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Chapter 7

Grimes missed his watch. And there was no bulkhead clock in the Third Officer's cabin; her original owners, the Interstellar Transport Commission, were parsimonious in some respects, considering that only departmental heads were entitled to certain "luxuries."

But time would pass whether or not he possessed the mechanical means of recording its passage. One way of passing time is to sit and think. Grimes went through to the bathroom to do his sitting and thinking; he could smoke his pipe in there without its becoming obvious to anybody entering the cabin that he had found the means of lighting the thing.

He sat and he thought.

He thought about the skyjackers. The man called Paul was wearing the most gold and silver braid so, presumably, was the leader. But Lania, with fewer stars and smaller crowns on her shoulder boards, was the one giving all the orders—leader de facto if not de jure. The situation, perhaps, was analogous to that obtaining when a rather ineffectual Captain is overshadowed by a tough, dynamic First Lieutenant or Chief Mate or whatever.

Hodge? Just another engineer, no matter where he came from or whose badges he was wearing.

Susie? Her like could be found in many spaceships, both naval and mercantile. She was no more (and no less) than a spacefaring hotel manager.

All four of the skyjackers, it seemed, had been in the employ of the Bronsonian Meteorological Service, crewpersons aboard Station Beta. How big a crew did those artificial satellites carry? Grimes didn't know. But there must have been a mutiny, during which one of the skyjackers, the navigator of the party, had been killed. Somebody else—possibly the captain, with the muzzle of a pistol pressing into the back of his neck—had driven Beta out of her circumpolar orbit into one intersecting that of Bronson Star.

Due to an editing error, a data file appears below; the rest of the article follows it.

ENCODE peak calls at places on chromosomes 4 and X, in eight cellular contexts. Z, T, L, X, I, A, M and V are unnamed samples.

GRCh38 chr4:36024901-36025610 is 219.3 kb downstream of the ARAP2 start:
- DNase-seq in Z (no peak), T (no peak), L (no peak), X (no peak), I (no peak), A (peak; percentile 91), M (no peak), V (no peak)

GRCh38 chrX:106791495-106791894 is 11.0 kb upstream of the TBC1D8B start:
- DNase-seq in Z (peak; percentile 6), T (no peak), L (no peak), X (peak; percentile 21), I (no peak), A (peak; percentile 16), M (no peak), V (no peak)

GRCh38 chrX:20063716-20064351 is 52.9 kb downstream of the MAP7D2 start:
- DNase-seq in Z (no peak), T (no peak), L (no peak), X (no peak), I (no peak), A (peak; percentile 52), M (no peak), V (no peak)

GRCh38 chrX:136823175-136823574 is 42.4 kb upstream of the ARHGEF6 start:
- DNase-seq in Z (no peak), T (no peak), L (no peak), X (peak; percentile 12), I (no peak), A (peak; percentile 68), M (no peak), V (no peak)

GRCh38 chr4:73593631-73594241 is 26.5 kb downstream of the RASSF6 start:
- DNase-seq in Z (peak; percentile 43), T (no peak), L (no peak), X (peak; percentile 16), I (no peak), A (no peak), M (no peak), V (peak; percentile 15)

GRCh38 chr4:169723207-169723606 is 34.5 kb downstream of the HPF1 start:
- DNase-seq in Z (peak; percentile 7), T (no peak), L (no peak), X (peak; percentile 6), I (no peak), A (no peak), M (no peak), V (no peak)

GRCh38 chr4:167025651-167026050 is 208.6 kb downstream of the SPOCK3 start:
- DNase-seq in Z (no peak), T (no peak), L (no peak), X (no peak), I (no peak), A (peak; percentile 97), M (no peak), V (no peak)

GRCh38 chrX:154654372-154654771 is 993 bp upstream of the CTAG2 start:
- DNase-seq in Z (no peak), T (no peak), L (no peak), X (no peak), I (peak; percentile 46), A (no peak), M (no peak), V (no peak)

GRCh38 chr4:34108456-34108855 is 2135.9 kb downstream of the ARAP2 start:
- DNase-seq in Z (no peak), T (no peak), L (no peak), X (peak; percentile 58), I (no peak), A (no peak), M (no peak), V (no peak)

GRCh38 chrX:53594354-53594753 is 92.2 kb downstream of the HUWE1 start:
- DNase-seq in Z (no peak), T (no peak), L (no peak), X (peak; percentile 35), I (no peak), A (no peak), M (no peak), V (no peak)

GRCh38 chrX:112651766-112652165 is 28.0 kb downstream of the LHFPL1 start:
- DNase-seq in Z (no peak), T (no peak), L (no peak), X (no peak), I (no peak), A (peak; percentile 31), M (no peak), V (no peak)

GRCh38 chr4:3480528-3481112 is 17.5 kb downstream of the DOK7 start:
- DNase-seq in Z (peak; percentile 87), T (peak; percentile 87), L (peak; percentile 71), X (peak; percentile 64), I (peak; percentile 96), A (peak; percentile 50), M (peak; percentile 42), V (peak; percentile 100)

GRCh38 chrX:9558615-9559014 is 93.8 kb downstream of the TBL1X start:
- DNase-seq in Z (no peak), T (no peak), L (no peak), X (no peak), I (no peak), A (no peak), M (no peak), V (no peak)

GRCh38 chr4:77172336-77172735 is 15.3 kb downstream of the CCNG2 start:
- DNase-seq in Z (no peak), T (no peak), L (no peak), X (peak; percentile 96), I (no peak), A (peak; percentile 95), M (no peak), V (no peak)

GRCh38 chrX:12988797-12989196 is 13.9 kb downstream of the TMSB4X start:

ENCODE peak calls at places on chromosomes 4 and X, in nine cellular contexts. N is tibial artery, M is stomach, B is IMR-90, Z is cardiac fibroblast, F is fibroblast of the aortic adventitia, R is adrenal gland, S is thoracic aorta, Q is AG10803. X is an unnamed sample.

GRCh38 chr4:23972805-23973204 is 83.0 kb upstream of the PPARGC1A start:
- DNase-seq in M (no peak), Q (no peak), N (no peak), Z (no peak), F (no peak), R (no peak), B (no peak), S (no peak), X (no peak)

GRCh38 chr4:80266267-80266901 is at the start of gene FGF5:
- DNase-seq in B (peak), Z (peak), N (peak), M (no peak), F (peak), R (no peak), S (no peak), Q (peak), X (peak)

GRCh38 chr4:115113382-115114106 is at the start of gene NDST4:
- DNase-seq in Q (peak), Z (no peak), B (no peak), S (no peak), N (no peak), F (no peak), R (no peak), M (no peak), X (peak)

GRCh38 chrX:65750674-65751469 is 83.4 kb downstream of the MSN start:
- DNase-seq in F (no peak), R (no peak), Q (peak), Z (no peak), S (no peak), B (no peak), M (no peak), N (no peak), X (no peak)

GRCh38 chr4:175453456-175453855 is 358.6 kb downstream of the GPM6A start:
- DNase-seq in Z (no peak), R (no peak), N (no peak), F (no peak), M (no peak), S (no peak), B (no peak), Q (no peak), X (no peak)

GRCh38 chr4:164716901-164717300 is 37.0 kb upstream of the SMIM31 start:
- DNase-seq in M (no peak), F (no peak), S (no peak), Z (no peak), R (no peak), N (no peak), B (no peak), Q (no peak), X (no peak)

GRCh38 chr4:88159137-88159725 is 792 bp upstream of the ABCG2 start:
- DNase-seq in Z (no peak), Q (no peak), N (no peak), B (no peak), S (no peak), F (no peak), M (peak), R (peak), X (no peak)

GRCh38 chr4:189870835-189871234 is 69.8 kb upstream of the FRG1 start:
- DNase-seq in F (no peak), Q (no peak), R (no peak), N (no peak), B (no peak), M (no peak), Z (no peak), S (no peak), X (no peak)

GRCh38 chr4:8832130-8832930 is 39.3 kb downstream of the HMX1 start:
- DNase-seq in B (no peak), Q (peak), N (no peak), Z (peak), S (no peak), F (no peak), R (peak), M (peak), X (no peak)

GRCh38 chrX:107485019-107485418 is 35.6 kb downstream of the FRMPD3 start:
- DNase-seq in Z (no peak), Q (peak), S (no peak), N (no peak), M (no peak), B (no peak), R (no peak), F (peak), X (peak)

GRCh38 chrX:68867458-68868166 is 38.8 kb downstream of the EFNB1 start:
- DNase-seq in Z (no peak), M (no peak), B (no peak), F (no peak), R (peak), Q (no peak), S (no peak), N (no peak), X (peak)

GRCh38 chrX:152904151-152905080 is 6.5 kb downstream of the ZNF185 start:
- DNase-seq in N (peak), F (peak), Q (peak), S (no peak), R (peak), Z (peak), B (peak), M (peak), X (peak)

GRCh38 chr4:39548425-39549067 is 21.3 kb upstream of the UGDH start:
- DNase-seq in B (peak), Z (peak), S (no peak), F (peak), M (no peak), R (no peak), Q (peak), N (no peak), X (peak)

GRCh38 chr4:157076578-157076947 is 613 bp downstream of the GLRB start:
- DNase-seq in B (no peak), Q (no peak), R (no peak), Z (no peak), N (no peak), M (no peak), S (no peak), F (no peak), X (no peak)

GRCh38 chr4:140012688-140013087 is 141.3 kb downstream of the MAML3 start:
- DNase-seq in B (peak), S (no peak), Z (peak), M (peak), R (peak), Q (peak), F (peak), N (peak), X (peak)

And this "Highness" business. . . .

Grimes had known Highnesses and Excellencies and the like and was prepared to admit that Lania and Paul did have about them something of that aura which distinguishes members of hereditary aristocracy from the common herd. He knew what it was, of course. It was no more than plain arrogance; if you have it drummed into you from birth on that you are better than those in whose veins blue blood does not flow you will end up really believing it.

But what had a Highness been doing as a crewwoman aboard an orbital spacecraft? A met. observatory owned by a planet state whose elected ruler bore the proud title of First People's Minister, not First Peoples' Minister. . . . Grimes allowed himself a break to enjoy the semantic subtlety.

He heard the cabin door open, voices.

(Didn't these people ever knock?)

He got up, knocked his pipe out into the toilet bowl (the one operational only during acceleration), flushed. He put the pipe into his pocket, came through into the cabin.

Susie said brightly, "Oh, there you are. Making room for breakfast?"

Hodge, behind her, grinned.

"Breakfast?" queried Grimes, looking at the tray that she set down on his desk. He was hungry, but a bowl of stew, however savory, did not seem right, somehow, for the first meal of the day.

"Or lunch, or dinner. Take your pick. But it has to be something that you can eat out of a soft, plastic bowl with a soft, plastic spoon. Her Highness's orders."

"Her Highness?"

"That's what we all have to call her now. And Paul, of course, is His Highness."

"But Bronsonia's a sort of republic."

"And where we came from wasn't. Or, to be more exact, where our parents came from."